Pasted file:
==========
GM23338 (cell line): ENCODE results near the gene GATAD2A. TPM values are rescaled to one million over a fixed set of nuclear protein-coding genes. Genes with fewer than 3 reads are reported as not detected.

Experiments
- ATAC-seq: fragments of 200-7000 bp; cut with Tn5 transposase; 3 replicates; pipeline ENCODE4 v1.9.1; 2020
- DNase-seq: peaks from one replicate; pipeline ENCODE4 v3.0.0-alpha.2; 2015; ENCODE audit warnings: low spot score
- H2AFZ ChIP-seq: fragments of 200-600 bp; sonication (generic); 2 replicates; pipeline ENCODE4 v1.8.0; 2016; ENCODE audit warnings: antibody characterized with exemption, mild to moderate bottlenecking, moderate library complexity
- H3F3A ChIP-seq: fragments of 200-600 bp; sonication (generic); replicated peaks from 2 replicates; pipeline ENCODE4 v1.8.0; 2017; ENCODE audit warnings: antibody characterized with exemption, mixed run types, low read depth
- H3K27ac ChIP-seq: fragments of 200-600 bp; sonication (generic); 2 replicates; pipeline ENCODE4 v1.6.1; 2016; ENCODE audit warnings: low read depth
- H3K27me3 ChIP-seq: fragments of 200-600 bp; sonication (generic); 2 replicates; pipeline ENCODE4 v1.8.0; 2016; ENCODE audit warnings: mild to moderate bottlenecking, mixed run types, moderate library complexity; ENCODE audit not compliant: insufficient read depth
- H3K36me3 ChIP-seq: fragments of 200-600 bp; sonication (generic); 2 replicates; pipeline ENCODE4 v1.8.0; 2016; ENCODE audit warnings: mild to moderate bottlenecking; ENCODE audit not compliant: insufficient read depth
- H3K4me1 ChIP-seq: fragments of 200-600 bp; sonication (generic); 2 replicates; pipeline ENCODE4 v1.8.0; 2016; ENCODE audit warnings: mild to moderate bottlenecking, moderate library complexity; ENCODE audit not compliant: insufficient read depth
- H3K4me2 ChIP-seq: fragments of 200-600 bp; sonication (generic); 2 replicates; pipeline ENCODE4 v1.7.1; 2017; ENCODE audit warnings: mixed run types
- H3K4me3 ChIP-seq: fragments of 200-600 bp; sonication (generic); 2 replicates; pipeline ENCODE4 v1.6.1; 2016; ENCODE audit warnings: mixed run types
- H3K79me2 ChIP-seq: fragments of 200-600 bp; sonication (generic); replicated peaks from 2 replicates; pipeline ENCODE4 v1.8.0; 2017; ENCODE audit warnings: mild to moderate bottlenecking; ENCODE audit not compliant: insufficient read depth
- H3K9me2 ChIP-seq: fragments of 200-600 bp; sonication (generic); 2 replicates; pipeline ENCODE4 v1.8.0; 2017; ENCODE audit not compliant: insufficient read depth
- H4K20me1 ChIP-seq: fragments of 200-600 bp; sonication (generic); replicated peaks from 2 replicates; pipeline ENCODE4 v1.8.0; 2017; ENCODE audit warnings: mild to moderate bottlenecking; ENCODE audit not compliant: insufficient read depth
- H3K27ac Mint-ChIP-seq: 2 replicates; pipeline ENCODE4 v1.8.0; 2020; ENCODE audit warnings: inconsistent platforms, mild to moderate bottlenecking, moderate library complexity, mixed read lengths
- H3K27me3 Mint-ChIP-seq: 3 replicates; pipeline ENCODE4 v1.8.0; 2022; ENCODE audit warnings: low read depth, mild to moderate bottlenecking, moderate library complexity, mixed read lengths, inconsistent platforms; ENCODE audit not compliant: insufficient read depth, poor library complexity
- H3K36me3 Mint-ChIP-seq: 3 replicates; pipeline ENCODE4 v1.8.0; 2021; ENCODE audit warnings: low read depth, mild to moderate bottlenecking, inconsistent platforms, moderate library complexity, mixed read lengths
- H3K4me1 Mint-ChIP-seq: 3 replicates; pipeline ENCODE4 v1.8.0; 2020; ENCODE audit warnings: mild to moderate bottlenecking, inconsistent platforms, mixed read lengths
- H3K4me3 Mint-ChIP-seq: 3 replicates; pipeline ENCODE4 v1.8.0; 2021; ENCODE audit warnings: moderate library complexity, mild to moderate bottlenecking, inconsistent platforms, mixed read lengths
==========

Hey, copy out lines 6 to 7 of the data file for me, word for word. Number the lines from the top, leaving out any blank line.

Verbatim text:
- H3F3A ChIP-seq: fragments of 200-600 bp; sonication (generic); replicated peaks from 2 replicates; pipeline ENCODE4 v1.8.0; 2017; ENCODE audit warnings: antibody characterized with exemption, mixed run types, low read depth
- H3K27ac ChIP-seq: fragments of 200-600 bp; sonication (generic); 2 replicates; pipeline ENCODE4 v1.6.1; 2016; ENCODE audit warnings: low read depth